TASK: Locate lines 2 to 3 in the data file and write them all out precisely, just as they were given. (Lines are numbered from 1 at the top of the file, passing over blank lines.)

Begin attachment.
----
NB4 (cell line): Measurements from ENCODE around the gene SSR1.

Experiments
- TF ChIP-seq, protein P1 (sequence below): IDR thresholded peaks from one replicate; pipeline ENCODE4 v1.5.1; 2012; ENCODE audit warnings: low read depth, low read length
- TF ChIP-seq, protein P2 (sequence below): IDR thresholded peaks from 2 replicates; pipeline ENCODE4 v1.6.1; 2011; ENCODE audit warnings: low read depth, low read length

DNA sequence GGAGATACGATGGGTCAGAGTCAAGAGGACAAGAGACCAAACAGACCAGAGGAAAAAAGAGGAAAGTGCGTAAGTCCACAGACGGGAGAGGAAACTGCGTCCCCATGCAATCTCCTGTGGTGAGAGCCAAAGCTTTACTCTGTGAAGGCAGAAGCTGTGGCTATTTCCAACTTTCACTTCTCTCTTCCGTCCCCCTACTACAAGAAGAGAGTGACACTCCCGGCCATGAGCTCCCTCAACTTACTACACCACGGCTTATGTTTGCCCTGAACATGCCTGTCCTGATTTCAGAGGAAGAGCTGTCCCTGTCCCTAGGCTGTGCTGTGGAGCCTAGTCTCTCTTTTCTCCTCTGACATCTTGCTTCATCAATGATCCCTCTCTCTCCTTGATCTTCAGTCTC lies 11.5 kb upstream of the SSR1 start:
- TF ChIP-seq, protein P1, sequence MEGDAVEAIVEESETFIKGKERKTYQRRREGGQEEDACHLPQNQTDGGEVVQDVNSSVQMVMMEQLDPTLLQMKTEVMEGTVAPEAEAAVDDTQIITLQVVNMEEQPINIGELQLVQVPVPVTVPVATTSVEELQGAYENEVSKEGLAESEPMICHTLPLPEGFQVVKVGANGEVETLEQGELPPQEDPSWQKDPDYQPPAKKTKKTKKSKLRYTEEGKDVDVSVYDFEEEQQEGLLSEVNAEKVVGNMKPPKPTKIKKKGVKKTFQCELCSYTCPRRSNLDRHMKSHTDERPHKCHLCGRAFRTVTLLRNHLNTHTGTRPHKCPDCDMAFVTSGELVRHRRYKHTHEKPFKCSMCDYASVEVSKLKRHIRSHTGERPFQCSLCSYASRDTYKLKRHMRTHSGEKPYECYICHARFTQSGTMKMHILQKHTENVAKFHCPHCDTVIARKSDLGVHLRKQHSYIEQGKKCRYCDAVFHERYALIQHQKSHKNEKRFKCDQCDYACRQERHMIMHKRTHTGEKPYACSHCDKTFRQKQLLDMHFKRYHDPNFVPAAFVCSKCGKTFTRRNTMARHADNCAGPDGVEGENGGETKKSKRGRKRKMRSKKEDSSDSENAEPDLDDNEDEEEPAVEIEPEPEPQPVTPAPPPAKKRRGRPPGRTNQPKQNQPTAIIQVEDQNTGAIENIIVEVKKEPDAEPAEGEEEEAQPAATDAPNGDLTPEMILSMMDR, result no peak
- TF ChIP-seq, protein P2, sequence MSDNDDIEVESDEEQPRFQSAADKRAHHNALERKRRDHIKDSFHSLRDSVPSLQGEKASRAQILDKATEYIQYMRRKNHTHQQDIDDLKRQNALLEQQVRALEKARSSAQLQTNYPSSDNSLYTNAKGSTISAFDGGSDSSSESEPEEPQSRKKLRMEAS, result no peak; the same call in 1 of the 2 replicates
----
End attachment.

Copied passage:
Experiments
- TF ChIP-seq, protein P1 (sequence below): IDR thresholded peaks from one replicate; pipeline ENCODE4 v1.5.1; 2012; ENCODE audit warnings: low read depth, low read length